Review by Sean Boelman
On the festival circuit, there are flashy international films that get a lot of attention and become the awards contenders, and those that make a quieter splash but are often even more unique and authentic. Yulene Olaizola’s Tragic Jungle falls into the latter category as one of the most unsung indie gems of the year.
The movie follows a young Belizean servant who, after running away from her European captors, takes refuge with a group of Mexican gum workers who begin to experience a series of strange occurrences. Rooted in Latin American mythology, this is a surreal and constantly perplexing mystery that is very thought-provoking about what viewers both see and feel.
Much of the film defies narrative convention, and this is a large part of what will keep viewers on their toes for a majority of the runtime. It feels as if everything is intricately designed to be unsettling but not quite uncomfortable. The movie is never slow, but it also isn’t traditionally-paced, with the main conflict of the film not even being introduced until the second act.
There is a lot to be said in this movie as well. On one level, there is the old adage, “No good deed goes unpunished,” but there’s also something even more interesting happening not too far beneath the surface. The film explores how it is not the colonizers, but the people being “colonized” that are punished by the sins of colonization.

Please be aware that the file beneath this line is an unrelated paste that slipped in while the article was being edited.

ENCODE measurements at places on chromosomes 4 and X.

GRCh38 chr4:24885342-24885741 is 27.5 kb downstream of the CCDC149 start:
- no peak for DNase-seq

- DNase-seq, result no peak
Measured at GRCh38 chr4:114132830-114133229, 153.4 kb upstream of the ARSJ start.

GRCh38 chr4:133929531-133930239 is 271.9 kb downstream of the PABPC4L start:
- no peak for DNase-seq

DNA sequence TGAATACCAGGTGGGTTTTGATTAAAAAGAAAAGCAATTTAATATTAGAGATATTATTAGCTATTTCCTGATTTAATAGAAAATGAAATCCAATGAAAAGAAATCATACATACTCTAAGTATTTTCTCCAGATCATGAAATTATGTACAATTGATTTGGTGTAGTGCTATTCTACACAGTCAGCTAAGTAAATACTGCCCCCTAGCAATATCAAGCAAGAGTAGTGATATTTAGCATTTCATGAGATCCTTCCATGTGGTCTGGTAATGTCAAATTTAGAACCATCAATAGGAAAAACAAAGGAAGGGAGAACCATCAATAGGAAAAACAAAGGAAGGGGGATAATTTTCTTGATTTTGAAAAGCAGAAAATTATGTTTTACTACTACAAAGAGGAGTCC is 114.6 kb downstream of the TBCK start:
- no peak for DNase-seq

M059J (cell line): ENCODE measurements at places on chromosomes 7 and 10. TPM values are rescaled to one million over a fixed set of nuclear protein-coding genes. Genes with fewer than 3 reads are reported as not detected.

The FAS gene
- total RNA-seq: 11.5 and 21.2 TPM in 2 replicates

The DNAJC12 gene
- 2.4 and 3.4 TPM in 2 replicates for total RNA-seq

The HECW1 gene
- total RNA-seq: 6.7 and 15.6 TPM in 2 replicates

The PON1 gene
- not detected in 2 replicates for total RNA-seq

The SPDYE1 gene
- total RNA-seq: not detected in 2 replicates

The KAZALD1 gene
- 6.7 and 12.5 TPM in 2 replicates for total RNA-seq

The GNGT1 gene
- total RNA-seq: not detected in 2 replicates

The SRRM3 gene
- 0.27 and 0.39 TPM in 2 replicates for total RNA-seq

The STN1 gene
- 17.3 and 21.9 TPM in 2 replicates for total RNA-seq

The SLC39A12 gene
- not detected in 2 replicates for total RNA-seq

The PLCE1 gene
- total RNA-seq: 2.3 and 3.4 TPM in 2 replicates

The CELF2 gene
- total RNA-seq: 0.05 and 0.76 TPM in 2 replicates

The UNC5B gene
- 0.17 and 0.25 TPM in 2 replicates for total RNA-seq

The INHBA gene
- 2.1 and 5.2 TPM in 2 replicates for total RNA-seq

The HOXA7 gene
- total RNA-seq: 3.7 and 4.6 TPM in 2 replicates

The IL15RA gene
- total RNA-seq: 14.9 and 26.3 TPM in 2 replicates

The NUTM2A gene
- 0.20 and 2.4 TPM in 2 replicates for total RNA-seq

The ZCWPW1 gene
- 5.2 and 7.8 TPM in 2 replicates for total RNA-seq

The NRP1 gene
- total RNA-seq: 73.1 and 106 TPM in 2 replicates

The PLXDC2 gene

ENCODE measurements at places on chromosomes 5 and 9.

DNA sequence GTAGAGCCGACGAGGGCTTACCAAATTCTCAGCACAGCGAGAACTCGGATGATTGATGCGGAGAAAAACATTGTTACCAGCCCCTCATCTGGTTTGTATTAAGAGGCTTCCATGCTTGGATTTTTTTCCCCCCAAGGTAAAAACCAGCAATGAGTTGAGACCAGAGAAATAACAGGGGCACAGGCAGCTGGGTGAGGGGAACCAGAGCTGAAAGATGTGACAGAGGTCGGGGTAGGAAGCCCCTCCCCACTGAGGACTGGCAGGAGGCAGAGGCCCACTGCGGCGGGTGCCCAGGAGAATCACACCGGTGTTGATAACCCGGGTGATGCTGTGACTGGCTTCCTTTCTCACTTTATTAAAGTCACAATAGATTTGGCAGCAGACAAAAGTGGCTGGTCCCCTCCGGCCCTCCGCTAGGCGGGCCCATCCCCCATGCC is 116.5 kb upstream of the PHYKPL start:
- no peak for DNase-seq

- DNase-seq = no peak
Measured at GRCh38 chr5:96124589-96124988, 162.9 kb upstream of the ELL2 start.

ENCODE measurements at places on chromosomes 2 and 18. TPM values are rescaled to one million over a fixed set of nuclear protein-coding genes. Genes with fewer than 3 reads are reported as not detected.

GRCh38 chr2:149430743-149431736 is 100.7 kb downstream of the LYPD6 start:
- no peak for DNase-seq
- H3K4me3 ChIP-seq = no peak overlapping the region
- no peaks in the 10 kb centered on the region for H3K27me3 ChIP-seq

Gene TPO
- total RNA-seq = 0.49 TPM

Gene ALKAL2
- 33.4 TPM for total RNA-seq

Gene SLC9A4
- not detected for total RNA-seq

The character development in the movie is also very unorthodox. The film is constantly shifting where the audience's sympathies should lie. Much of the challenge is the fact that the audience doesn’t know what the characters’ motivation are, and although the constantly shifting dynamics may be off-putting to those who are impatient, it will be intriguing to anyone else.
Indira Rubie Andrewin gives a phenomenal performance in her leading role. Much like the material of the movie itself, her turn is subtle and packed with emotion. She brings an alluring and mysterious quality to the character, which helps build the mythological elements of the film. The supporting cast is also solid, but they are there mostly to support Andrewin.
Additionally, the movie looks absolutely gorgeous. The Mexican jungle lends a lush and vibrant environment for the film, but the way in which Olaizola uses it is even more impressive. The focus is largely on creating a feeling of claustrophobia despite the vast and expansive nature of the jungle, and she is able to pull it off.
Tragic Jungle is a thought-provoking and unique movie. Although its unorthodox pacing and characterization may prevent it from going mainstream, its ideas and execution make it an indie worth the shot.
Tragic Jungle screened at the 2020 AFI FEST which runs virtually October 15-22.